To name and shame is an offence to human dignity and identity and an unforgivable sin worthy of the severest form of retribution.
In my childhood, I was teased and bullied for being fat. Monikers like tubby, roly-poly and plump were so frequently hurled at me, that my gullible nine year old self lost her identity (and eventually, sanity) to these derogatory labels.
During my teenage, I was teased and bullied for being skinny. This meant dealing with the censure and disdain of ‘concerned’ friends and family, who did nothing but accuse me of harbouring disorders like bulimia and anorexia (when, in fact, I was certified healthy by the doctor). So you see, it appears that all my life, I have been a victim of body shaming, having experienced a bitter dose of both its nasty faces.
Body shaming is defined as inappropriate negative statements and attitudes towards another person’s weight or size. Many misunderstand it to mean discrimination against only the overweight. However, today even the skinny aren’t spared with the humiliation and shame. Body shaming occurs when: a) one criticises one’s own appearance, b) one criticises another’s appearance in front of them, or c) one criticises another’s appearance without their knowledge. Whatever be the form that body shaming assumes, the ugly fact of the matter is that a practice like body shaming upholds the idea that one’s appearance is the all-important and sole parameter for judging a person’s personality and character.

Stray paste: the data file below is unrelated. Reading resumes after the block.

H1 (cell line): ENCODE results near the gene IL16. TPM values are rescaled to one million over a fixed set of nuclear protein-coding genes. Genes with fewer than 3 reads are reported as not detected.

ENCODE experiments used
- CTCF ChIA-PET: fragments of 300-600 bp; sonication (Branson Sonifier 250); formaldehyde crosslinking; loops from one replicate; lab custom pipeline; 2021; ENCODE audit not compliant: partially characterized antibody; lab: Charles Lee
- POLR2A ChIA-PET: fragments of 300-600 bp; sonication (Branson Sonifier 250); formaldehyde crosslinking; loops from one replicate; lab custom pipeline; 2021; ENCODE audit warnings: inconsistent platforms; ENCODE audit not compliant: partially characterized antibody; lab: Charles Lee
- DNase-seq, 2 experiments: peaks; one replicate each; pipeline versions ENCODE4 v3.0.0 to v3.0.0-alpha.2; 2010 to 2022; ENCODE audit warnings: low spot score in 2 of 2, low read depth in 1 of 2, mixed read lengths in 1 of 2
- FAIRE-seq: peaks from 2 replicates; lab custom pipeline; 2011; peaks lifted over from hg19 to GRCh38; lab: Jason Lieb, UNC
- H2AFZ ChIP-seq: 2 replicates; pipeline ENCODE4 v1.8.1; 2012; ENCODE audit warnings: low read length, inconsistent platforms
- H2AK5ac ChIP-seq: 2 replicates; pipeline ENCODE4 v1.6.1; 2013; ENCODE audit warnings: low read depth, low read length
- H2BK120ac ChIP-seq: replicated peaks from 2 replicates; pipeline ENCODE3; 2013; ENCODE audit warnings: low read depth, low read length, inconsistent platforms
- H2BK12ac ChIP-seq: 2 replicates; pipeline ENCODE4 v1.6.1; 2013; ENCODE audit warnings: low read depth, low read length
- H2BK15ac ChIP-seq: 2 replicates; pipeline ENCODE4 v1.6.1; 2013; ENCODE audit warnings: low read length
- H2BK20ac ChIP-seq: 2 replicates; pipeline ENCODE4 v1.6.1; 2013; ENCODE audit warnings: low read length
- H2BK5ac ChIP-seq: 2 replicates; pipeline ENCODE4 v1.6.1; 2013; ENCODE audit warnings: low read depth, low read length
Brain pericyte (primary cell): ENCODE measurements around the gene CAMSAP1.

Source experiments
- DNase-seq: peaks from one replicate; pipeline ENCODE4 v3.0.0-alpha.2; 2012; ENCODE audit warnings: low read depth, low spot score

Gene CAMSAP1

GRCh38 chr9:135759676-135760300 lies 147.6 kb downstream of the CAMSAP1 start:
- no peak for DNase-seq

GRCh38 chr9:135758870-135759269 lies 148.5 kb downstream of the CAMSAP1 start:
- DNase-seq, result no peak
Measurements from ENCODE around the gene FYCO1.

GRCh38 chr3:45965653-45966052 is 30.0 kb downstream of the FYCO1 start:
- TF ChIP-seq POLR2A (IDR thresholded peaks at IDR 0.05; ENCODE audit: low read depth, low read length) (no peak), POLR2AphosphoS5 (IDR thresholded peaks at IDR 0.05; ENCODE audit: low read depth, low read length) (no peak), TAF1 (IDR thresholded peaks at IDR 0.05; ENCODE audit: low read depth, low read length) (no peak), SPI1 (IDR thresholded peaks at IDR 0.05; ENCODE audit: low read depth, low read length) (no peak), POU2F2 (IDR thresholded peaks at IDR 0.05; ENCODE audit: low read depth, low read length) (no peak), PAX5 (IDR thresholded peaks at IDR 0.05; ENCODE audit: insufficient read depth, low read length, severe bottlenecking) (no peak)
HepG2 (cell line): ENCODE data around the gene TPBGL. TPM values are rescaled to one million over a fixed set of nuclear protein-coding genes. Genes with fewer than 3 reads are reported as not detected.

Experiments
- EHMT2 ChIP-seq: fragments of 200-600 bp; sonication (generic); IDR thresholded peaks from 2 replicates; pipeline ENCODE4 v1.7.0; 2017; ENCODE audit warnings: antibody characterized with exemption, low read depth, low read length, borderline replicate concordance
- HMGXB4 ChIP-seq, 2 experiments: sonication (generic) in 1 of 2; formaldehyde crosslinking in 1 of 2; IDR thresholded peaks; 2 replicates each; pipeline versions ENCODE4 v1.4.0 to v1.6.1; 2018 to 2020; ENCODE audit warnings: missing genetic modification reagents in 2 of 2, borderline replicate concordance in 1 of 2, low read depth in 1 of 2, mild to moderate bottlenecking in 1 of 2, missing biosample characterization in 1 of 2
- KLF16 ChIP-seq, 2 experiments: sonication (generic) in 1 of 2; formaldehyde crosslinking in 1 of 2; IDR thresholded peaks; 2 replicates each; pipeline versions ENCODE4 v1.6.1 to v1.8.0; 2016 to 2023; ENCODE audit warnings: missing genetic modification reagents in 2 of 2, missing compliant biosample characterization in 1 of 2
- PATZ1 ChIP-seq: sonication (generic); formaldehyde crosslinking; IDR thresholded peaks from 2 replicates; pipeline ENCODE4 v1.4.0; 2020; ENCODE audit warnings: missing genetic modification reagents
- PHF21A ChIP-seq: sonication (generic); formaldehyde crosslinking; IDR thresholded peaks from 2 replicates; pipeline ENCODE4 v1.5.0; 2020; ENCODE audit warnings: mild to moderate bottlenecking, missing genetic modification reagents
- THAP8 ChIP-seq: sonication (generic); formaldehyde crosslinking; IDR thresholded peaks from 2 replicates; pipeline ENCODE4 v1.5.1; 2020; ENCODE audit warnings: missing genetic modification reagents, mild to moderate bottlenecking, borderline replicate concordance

The irony of a notion like body shaming is that the one who victimises the overweight/skinny for being physically ‘unhealthy’ is in fact, himself/herself mentally ‘unhealthy’ for perpetuating such a sick and deprecating opinion. But my problem with body shaming doesn’t end with one complaint.
Body shaming is defined as inappropriate negative statements and attitudes towards another person’s weight or size.
Firstly, I hate the idea of sizing up a person (quite literally) for what they look like. Secondly, I fail to understand who gets the authority to decide what looks good, healthy or desirable and what looks bad, unhealthy and ugly. And finally, the ruthlessness with which the media champions body shaming and the shamers (sometimes subtly, but mostly with a laudatory stance) is not just infuriating personally, but also quite chilling, given the media’s mass appeal and influence.
Body shaming reflects society’s hypocritical method of appraising human beings. While at one end, it encourages and rewards distinctiveness of merit, intelligence, skill and ability, at the other end, it censoriously mocks the uniqueness of size and shape. Body shaming is akin to a heinous crime, with dire consequences on one’s mental health and self-image. Body shaming must end.
Watch this space for more in part 2 of our three part installment article on Body Shaming.
Featured Image Credits: www.relatably.com
Comments are closed.